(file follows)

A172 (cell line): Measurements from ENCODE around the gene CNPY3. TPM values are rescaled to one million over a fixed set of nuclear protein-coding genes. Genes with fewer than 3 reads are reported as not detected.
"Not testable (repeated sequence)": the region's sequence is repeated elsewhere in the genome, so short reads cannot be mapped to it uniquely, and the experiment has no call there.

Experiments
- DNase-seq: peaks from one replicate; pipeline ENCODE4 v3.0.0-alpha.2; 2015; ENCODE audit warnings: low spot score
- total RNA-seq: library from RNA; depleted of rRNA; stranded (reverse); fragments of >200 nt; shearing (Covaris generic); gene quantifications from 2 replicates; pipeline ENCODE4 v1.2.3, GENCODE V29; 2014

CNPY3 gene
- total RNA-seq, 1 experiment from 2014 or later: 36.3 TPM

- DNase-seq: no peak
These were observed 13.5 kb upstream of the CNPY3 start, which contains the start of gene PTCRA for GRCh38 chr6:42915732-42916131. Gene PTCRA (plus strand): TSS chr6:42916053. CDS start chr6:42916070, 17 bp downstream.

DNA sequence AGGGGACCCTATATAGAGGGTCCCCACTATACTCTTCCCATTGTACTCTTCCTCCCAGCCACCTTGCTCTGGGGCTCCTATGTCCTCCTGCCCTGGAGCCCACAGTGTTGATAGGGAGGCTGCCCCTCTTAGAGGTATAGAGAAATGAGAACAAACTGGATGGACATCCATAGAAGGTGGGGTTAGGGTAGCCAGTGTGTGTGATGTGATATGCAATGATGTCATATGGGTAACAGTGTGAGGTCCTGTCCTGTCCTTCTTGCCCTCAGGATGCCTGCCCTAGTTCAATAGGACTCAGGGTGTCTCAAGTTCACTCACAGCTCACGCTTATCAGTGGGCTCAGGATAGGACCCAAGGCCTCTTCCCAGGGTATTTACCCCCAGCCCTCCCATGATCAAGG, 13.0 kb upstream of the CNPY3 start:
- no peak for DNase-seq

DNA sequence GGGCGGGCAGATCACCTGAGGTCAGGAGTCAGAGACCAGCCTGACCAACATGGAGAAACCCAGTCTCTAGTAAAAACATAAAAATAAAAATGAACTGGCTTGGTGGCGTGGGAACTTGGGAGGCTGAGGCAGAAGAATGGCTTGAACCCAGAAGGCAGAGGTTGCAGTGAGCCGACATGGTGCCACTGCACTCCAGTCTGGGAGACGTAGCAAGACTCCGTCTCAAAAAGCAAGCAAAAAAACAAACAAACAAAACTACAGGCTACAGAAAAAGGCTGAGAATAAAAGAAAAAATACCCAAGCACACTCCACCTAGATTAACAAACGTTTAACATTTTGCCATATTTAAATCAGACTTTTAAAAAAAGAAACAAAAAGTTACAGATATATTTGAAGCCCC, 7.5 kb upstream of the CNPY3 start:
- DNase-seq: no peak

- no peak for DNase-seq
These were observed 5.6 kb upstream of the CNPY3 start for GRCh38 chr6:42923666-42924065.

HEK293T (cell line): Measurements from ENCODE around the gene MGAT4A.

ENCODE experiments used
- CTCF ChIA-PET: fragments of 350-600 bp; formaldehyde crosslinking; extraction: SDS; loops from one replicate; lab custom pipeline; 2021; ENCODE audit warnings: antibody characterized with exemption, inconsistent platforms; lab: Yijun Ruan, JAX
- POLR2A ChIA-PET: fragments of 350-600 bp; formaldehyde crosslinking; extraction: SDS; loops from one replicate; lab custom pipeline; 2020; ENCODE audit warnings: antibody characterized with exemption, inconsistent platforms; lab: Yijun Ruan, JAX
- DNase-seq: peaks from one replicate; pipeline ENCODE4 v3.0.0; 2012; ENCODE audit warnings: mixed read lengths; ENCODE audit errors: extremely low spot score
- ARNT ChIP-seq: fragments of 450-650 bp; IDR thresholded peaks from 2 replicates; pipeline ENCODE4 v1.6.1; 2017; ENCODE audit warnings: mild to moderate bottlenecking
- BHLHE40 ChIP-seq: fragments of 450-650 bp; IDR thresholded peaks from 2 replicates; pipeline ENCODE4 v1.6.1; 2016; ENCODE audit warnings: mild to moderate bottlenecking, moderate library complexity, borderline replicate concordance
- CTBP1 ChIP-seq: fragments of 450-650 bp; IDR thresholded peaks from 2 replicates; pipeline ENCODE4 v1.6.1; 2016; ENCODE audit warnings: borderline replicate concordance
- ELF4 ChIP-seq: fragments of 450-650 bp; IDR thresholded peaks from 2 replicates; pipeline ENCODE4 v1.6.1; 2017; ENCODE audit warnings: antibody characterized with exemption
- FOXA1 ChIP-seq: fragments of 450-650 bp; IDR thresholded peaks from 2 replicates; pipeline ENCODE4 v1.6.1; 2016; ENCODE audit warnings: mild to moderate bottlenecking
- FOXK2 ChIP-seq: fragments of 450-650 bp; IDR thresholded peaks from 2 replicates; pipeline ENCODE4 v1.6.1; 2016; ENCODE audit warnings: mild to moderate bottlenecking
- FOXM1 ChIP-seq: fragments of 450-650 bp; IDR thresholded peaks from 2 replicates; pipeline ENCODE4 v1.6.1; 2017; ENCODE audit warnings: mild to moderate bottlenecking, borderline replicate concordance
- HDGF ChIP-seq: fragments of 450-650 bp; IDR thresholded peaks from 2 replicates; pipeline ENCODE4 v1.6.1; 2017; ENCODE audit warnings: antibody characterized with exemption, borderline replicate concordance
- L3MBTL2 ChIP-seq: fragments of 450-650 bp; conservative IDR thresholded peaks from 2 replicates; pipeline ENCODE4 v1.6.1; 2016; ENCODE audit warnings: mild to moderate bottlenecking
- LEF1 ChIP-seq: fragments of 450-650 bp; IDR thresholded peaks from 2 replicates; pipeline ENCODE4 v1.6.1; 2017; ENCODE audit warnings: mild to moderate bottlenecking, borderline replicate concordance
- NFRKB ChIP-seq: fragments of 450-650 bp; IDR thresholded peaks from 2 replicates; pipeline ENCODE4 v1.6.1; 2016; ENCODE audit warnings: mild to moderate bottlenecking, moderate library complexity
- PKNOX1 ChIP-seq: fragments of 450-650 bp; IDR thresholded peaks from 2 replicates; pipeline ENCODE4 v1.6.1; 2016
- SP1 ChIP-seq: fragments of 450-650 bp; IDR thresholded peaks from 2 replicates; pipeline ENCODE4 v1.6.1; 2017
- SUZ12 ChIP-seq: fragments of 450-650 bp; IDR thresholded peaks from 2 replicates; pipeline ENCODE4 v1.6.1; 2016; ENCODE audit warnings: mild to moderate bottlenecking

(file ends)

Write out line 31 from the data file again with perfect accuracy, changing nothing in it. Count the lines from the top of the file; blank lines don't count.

- NFRKB ChIP-seq: fragments of 450-650 bp; IDR thresholded peaks from 2 replicates; pipeline ENCODE4 v1.6.1; 2016; ENCODE audit warnings: mild to moderate bottlenecking, moderate library complexity